Awdal or Adal Empire of the horn of Africa, occupied most of current Eastern Ethiopia, all of the Republic of DJibouti, and Northern Somalia(Somaliland). It enjoyed long prosperous civilizations that lasted for centuries. But during early twentieth century, the Crusaders, in collaboration with the European Colonial forces, dissected Awdal in to three equal regions and annexed each region to one of the neighboring countries of Somalia, DJibouti and Ethiopia. The division of Awdal was part of the western crusaders efforts to recover the Holy Land from the Muslims in early Eighteenth century. At that period, Awdal had both religious and political relationship with the Ottoman Empire which ruled the Balkans, the Middle East, and North Africa.
Awdal’s division and its annexation into the three different countries diluted the once powerful Awdal community politically and economically. They became a minority that does not have any say of their personal and political affairs in everyone of these countries. Moreover, since Awdal was a conquered nation, its citizens were not allowed to participate in the new colonial administration at a higher level for fear of retaliation. They were only promoted to, as high as a sergeant in the police force, and as a clerk in the civil administration. Nonetheless, during the colonial government, the region was well cared for in every aspect, because the colonial administrators were aware that Awdal was an occupied country and were very careful with their governing policies.
However, after the independence, only Somalia accepted it’s portion of Awdal to be integrated into the rest of the country. But everything fell apart, because the tribal governments that took over ignored Awdal, because the new tribal chiefs were aware that Awdal was divided and that its people were not powerful enough to challenge these tribal government leaders. And in tribal governments of Africa, only the powerful tribes take all the government resources. Just imagine if one’s State or Province was not represented in the appropriation committee meetings where regional fund allocation of one’s State or Province is decided. One’s State or Province would end up with nothing, like Awdal did for over forty years.
Every infra-structure built by the colonial government has deteriorated for lack of maintenance, or was taken by the governing tribes Two hundred years later the crusaders achieved their goal of taking over this World, but the people of Awdal are dying and are about to be extinct.
After years of suffering, a new generation of Western educated Awdalites created this forum to expose the matter to the World, in the hope that one kind hearted, God fearing World Leader can understand this unintentional horrific outcome of the Christian Crusaders’ conquest, and can correct the wrong that was done to Awdal community.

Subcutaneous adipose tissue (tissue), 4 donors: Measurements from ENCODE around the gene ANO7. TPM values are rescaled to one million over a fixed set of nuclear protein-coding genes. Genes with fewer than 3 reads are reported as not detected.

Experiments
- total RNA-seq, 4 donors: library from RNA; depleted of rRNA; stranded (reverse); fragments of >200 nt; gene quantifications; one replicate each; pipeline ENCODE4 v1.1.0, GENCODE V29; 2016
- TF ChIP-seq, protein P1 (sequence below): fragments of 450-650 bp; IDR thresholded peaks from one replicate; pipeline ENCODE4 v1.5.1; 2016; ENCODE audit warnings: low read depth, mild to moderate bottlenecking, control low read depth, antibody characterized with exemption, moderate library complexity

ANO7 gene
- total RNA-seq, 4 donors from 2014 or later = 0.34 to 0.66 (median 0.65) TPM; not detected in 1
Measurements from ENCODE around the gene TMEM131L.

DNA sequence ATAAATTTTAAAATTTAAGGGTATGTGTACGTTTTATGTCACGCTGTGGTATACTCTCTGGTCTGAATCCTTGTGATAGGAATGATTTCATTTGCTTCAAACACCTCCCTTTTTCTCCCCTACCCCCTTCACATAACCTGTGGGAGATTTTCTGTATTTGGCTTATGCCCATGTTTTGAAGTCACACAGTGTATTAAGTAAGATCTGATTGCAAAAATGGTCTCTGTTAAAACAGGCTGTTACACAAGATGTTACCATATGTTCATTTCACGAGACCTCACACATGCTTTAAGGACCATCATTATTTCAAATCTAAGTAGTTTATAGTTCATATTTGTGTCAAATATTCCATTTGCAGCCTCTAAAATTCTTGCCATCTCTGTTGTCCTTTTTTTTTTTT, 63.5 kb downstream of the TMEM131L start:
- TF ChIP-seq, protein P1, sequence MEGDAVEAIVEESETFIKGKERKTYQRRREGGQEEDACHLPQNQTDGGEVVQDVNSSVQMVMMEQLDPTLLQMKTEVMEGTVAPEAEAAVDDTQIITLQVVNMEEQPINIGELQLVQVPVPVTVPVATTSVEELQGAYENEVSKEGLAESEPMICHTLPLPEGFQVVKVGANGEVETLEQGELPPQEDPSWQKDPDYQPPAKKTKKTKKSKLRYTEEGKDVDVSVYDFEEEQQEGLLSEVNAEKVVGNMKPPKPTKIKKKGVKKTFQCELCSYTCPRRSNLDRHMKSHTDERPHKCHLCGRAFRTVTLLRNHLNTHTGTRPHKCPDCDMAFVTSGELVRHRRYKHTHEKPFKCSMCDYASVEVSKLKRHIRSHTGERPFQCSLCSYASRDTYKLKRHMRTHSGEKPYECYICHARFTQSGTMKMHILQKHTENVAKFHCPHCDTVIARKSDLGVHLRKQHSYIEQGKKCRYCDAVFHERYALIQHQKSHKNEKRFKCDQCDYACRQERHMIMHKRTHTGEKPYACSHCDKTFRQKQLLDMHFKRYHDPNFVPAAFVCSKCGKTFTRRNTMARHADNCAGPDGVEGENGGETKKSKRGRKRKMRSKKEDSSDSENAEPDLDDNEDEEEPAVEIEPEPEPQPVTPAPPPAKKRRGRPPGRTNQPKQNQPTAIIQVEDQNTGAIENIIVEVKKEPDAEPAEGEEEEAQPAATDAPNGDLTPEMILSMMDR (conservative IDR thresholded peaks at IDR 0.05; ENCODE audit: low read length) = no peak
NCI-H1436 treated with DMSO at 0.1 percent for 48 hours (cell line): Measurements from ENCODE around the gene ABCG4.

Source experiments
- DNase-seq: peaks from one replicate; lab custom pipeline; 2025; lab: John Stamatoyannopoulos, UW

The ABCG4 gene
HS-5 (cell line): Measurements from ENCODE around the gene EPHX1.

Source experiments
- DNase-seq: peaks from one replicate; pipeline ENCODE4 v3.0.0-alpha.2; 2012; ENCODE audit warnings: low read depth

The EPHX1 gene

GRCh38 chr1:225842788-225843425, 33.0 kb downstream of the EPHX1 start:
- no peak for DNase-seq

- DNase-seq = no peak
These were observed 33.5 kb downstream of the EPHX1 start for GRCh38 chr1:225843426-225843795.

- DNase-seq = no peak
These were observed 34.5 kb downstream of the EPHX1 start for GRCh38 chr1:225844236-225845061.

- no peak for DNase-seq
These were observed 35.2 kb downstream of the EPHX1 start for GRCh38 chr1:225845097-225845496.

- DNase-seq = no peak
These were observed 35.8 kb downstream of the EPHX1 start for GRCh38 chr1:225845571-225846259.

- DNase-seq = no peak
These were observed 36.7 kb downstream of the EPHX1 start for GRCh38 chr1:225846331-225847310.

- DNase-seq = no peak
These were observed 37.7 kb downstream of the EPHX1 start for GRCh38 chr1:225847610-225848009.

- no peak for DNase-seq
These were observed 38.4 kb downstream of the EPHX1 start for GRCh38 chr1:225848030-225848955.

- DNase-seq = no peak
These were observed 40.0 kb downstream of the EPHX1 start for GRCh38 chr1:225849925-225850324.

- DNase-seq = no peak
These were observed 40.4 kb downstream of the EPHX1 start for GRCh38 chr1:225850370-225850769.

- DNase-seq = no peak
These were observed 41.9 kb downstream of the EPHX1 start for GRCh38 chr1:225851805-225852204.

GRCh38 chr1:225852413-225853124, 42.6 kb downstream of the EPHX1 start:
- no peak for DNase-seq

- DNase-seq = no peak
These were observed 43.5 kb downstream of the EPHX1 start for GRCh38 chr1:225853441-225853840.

Awdal civilization started long before many other ancient civilizations and continued to the 21st century. It traded with pre-Egyptian civilizations, ancient Egypt, and the Arabian Peninsula of the present countries of Yemen, Saudi Arabia, and Iraq. They also traded with the Far East countries including India and china. Unlike the other ancient civilizations that emerged and vanished, Awdal continued to prosper and sustain itself with amazing adaptability to new beginnings. They embraced several religions through the civilization’s reign and outlasted them all.
That history is not written in any place, but is kept in the form of poems, short stories and old sayings, and is passed on from generation to generation in that way. They also keep their genealogy the same way. As a matter of fact Awdal people are the only people in this World who can recite their paternal ancestral line to their 40th great grandfather; that dates back the BC calendar. And if you ask the people about this genealogical practice, they will tell you about their relationship with the Pharaohs. The oral history tells that when the ancient Egyptian Empire was defeated, the Pharaohs and their clique escaped into the following three different Empires that they were familiar and had traded with:
1. Central West Africa, (around present countries of Mali, and Niger; (The Fulanies) and helped them create the Mali Empire.
2. South on the Nile, (around present countries of Rwanda, and Burundi; Bah Tutzi.
3. South on the Red Sea, (around present countries of D’Jibouti and Somalia), where they joined The Adal(Awdal) Empire: The Gadabursi.